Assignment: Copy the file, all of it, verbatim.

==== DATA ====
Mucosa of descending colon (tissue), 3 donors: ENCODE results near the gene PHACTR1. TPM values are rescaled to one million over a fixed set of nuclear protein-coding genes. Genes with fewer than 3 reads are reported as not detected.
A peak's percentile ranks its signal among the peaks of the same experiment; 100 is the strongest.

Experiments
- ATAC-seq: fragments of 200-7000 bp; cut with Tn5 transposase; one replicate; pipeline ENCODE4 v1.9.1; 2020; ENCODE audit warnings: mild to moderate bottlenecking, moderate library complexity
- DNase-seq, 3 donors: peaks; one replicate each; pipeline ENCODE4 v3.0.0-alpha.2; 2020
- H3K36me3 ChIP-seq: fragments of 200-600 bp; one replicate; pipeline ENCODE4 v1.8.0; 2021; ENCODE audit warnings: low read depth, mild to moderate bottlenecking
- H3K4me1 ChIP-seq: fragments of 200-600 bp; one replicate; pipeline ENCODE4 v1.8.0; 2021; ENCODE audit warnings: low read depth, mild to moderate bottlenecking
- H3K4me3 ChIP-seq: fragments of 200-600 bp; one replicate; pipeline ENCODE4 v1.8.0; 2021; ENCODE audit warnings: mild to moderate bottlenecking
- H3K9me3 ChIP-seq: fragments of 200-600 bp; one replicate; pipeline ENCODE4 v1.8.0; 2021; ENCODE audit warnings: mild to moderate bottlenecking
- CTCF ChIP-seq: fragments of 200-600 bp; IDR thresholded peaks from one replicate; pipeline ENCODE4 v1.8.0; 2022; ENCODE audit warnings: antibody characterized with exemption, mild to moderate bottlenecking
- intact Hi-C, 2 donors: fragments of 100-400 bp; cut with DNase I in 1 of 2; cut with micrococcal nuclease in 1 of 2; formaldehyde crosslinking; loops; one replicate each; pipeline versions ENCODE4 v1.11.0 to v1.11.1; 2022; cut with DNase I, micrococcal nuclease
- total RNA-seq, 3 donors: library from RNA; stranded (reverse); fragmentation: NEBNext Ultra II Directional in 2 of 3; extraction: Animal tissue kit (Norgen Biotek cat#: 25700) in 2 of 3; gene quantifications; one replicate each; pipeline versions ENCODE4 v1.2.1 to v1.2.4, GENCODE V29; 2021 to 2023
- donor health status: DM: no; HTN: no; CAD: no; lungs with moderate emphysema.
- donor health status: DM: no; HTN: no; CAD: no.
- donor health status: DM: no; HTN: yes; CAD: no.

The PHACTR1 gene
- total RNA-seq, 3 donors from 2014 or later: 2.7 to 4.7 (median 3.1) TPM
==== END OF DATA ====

Mucosa of descending colon (tissue), 3 donors: ENCODE results near the gene PHACTR1. TPM values are rescaled to one million over a fixed set of nuclear protein-coding genes. Genes with fewer than 3 reads are reported as not detected.
A peak's percentile ranks its signal among the peaks of the same experiment; 100 is the strongest.

Experiments
- ATAC-seq: fragments of 200-7000 bp; cut with Tn5 transposase; one replicate; pipeline ENCODE4 v1.9.1; 2020; ENCODE audit warnings: mild to moderate bottlenecking, moderate library complexity
- DNase-seq, 3 donors: peaks; one replicate each; pipeline ENCODE4 v3.0.0-alpha.2; 2020
- H3K36me3 ChIP-seq: fragments of 200-600 bp; one replicate; pipeline ENCODE4 v1.8.0; 2021; ENCODE audit warnings: low read depth, mild to moderate bottlenecking
- H3K4me1 ChIP-seq: fragments of 200-600 bp; one replicate; pipeline ENCODE4 v1.8.0; 2021; ENCODE audit warnings: low read depth, mild to moderate bottlenecking
- H3K4me3 ChIP-seq: fragments of 200-600 bp; one replicate; pipeline ENCODE4 v1.8.0; 2021; ENCODE audit warnings: mild to moderate bottlenecking
- H3K9me3 ChIP-seq: fragments of 200-600 bp; one replicate; pipeline ENCODE4 v1.8.0; 2021; ENCODE audit warnings: mild to moderate bottlenecking
- CTCF ChIP-seq: fragments of 200-600 bp; IDR thresholded peaks from one replicate; pipeline ENCODE4 v1.8.0; 2022; ENCODE audit warnings: antibody characterized with exemption, mild to moderate bottlenecking
- intact Hi-C, 2 donors: fragments of 100-400 bp; cut with DNase I in 1 of 2; cut with micrococcal nuclease in 1 of 2; formaldehyde crosslinking; loops; one replicate each; pipeline versions ENCODE4 v1.11.0 to v1.11.1; 2022; cut with DNase I, micrococcal nuclease
- total RNA-seq, 3 donors: library from RNA; stranded (reverse); fragmentation: NEBNext Ultra II Directional in 2 of 3; extraction: Animal tissue kit (Norgen Biotek cat#: 25700) in 2 of 3; gene quantifications; one replicate each; pipeline versions ENCODE4 v1.2.1 to v1.2.4, GENCODE V29; 2021 to 2023
- donor health status: DM: no; HTN: no; CAD: no; lungs with moderate emphysema.
- donor health status: DM: no; HTN: no; CAD: no.
- donor health status: DM: no; HTN: yes; CAD: no.

The PHACTR1 gene
- total RNA-seq, 3 donors from 2014 or later: 2.7 to 4.7 (median 3.1) TPM